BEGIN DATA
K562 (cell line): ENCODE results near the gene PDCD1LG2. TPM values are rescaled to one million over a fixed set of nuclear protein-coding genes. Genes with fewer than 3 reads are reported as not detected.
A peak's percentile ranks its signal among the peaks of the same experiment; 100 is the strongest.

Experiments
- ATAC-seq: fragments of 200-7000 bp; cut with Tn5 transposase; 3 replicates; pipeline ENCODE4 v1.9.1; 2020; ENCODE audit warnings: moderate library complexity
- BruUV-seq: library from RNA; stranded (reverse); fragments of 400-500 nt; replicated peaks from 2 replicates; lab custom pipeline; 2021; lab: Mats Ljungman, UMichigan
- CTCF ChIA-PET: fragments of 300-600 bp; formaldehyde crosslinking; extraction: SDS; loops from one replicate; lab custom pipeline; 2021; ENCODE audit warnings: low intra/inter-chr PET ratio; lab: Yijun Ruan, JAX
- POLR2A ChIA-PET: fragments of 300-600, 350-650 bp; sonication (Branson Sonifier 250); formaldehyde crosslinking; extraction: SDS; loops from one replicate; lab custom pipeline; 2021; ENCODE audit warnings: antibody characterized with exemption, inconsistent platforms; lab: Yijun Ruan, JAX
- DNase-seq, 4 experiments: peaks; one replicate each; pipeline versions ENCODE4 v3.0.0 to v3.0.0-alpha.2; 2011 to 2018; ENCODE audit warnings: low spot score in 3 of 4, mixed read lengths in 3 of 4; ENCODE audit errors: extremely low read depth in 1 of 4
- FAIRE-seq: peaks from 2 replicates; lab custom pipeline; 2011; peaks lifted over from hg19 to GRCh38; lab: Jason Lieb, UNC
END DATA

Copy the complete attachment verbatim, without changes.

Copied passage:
K562 (cell line): ENCODE results near the gene PDCD1LG2. TPM values are rescaled to one million over a fixed set of nuclear protein-coding genes. Genes with fewer than 3 reads are reported as not detected.
A peak's percentile ranks its signal among the peaks of the same experiment; 100 is the strongest.

Experiments
- ATAC-seq: fragments of 200-7000 bp; cut with Tn5 transposase; 3 replicates; pipeline ENCODE4 v1.9.1; 2020; ENCODE audit warnings: moderate library complexity
- BruUV-seq: library from RNA; stranded (reverse); fragments of 400-500 nt; replicated peaks from 2 replicates; lab custom pipeline; 2021; lab: Mats Ljungman, UMichigan
- CTCF ChIA-PET: fragments of 300-600 bp; formaldehyde crosslinking; extraction: SDS; loops from one replicate; lab custom pipeline; 2021; ENCODE audit warnings: low intra/inter-chr PET ratio; lab: Yijun Ruan, JAX
- POLR2A ChIA-PET: fragments of 300-600, 350-650 bp; sonication (Branson Sonifier 250); formaldehyde crosslinking; extraction: SDS; loops from one replicate; lab custom pipeline; 2021; ENCODE audit warnings: antibody characterized with exemption, inconsistent platforms; lab: Yijun Ruan, JAX
- DNase-seq, 4 experiments: peaks; one replicate each; pipeline versions ENCODE4 v3.0.0 to v3.0.0-alpha.2; 2011 to 2018; ENCODE audit warnings: low spot score in 3 of 4, mixed read lengths in 3 of 4; ENCODE audit errors: extremely low read depth in 1 of 4
- FAIRE-seq: peaks from 2 replicates; lab custom pipeline; 2011; peaks lifted over from hg19 to GRCh38; lab: Jason Lieb, UNC